LFM 1.12- Shiine shows where Alshabaab shot him in Eastleigh. Screenshot by Jake Simkin.
LFM 1.13- Welcome to Mogadishu, at dawn. Photo by Daniel J Gerstle.
LFM 1.14- Shiine Akhyaar, director of the Mogadishu Music Festival, drives with Daniel J Gerstle, director of the film. Photo by Kow Media Corps.
LFM 1.15- Extremists attack the government days before the Mogadishu Music Festival. Photo by Daniel J Gerstle.
LFM 1.16- Shiine leads planning of the Mogadishu Music Festival, scouting locations. Photo by Kow Media Corps.
LFM 1.17- Alsarah becomes first international performer to sing at a public outdoor concert in Mogadishu in two decades. Screenshot by Ahmad Mahmoud.
LFM 1.18- Ariana Delawari reps Afghanistan at the Mogadishu Music Festival. Photo by Jake Simkin.
LFM 1.19- Neelamjit Dillon and Robin Ryczek before performing at Mog Music Fest. Screenshot by Humanitarian Bazaar.
LFM 1.20- Lihle Muhidin introduces rapper DZA at Mog Music Fest. Screenshot by Jake Simkin.
LFM 1.21- Robin introduces cello to Somali youth. Photo by Jake Simkin.
LFM 1.22- Waayaha Cusub performs at Wardigli Community Center. Photo by Jake Simkin.
LFM 1.23- Jahm plays Mogadishu. Photo by Jake Simkin.
LFM 1.24- Ariana and Qais Essar show girls how to use Afghan instruments. Screenshot by Daniel J Gerstle.
LFM 1.25- Ariana and Qais perform Elman Peace women’s center. Photo by Daniel J Gerstle.
LFM 1.26- Girls listen to Afghan music at Elman Peace women’s center. Photo by Daniel J Gerstle.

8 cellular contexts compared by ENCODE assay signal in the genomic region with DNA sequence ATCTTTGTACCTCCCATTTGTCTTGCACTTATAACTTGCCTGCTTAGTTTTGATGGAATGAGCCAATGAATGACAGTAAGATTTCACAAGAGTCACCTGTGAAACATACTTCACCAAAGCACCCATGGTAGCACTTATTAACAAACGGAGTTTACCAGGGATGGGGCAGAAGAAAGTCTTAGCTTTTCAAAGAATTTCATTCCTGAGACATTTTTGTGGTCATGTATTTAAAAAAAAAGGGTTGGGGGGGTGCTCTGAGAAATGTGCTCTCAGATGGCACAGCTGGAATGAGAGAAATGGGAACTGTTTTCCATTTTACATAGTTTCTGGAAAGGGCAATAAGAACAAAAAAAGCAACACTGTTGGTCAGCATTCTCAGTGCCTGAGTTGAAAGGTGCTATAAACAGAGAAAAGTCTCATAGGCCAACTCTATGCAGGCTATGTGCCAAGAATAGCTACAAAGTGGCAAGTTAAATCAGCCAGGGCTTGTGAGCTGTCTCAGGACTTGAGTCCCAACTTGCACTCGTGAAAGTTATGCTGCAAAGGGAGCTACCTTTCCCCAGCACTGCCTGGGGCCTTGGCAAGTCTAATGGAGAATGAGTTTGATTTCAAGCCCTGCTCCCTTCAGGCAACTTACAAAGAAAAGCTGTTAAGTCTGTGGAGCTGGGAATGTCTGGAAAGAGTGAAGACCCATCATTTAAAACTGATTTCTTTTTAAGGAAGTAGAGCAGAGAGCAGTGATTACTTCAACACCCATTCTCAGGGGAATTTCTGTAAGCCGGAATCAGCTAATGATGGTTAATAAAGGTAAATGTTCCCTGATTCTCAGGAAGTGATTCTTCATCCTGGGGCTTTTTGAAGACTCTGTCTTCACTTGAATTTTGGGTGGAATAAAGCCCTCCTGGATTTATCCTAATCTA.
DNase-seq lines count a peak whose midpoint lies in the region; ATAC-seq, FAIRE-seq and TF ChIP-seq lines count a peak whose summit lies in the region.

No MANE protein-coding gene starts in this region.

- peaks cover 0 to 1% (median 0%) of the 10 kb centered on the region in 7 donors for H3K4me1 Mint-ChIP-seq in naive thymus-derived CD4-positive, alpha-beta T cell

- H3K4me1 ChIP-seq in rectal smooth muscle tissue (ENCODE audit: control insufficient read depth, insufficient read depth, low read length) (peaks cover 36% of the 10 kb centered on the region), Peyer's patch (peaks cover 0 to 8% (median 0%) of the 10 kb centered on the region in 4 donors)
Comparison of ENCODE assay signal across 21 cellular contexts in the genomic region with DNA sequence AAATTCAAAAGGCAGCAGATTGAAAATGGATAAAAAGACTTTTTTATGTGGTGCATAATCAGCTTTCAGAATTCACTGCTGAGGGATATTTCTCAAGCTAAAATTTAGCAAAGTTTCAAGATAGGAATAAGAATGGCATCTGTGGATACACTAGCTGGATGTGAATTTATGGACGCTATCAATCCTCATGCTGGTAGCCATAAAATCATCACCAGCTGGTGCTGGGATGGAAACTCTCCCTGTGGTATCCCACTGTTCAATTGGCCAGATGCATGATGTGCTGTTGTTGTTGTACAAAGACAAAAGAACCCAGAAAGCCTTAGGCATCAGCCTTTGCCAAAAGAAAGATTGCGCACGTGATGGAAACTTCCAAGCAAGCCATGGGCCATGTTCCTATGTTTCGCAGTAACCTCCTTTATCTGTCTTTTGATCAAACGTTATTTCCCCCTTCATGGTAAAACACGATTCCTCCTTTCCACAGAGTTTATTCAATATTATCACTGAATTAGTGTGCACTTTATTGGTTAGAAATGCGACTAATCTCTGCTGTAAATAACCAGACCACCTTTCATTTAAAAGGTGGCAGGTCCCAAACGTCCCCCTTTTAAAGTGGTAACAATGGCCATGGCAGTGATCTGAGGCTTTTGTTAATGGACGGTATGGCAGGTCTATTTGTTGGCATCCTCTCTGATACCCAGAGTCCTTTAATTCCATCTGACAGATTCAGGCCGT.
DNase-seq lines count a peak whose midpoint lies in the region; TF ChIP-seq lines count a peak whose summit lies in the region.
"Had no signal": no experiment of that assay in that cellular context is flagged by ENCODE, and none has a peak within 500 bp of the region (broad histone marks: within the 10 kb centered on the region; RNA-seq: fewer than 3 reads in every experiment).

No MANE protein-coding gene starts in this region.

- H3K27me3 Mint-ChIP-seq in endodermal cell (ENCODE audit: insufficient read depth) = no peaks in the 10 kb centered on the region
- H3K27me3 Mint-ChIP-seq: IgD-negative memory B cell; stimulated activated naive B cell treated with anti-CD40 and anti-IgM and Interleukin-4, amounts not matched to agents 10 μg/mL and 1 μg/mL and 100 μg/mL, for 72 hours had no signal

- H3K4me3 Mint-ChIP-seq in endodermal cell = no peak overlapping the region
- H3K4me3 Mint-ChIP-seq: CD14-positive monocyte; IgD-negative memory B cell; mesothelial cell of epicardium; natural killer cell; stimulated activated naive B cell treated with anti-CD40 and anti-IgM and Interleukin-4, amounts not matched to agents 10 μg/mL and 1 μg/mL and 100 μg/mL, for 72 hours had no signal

LFM 1.27- Mogadishu policeman descends harbor tower. Photo by Daniel J Gerstle.
LFM 1.28- Qais and DZA aka Ahmad Mahmoud at Lido Beach. Screenshot by Daniel J Gerstle.
LFM 1.29- Alsarah prepares for Mog Music Fest. Photo by Hajooj Kuka.
LFM 1.30- Alsarah on Mogadishu harbor. Photo by Jake Simkin.
LFM 1.31- Robin Ryczek in Mogadishu. Photo by Jake Simkin.
LFM 1.32- Ahmad scouts locations for music video in Mogadishu. Photo by Humanitarian Bazaar.
LFM 1.33- Mogadishu’s cathedral. Photo by Jake Simkin.
LFM 1.34- Mogadishu youth. Photo by Jake Simkin.
LFM 1.35- Lihle Muhdin tours Mogadishu’s waterfront. Screenshot by Ahmad Mahmoud.
LFM 1.36- Members of Afro Simba ready for the show in Mog. Photo by Daniel J Gerstle.
LFM 1.37- Ariana Delawari, Alsarha, Qais Essar, Jahm, and Robin Ryczek in Mog. Photo by Jake Simkin.
LFM 1.38- Ariana tours the Mogadishu waterfront. Photo by Daniel J Gerstle.
LFM 1.39- Qais Essar in the Mogadishu harbor tower. Photo by Daniel J Gerstle.
LFM 1.40- Shiine Akhyaar scouting locations at the National Theatre in Mog. Photo by Kow Media Corps.
LFM 1.41- Neelamjit Dillon rehearses in Mogadishu. Screenshot by Jake Simkin.
LFM 1.42- Ariana on Lido Beach. Photo by Daniel J Gerstle.
LFM 1.43- Qais and Ariana jam on the Jazeera Hotel rooftop in Mog. Screenshot by Jake Simkin.
LFM 1.44- Shiine Akhyaar directs Waayaha Cusub concert in Serendi former fighters center in Mog. Photo by Daniel J Gerstle.
LFM 1.45- Lihle Muhidin raps with former Alshabaab fighters in Mogadishu. Screenshot by Daniel J Gerstle.
LFM 1.46- Kombo Chokwe prepares for show with former Alshabaab fighters in Mog. Screenshot by Daniel J Gerstle.
LFM 1.47- Former fighters and child soldiers ready for show in Mogadishu. Photo by Daniel J Gerstle.
LFM 1.48- Dikriyo Abdi MCs rap show with former fighters. Photo by Daniel J Gerstle.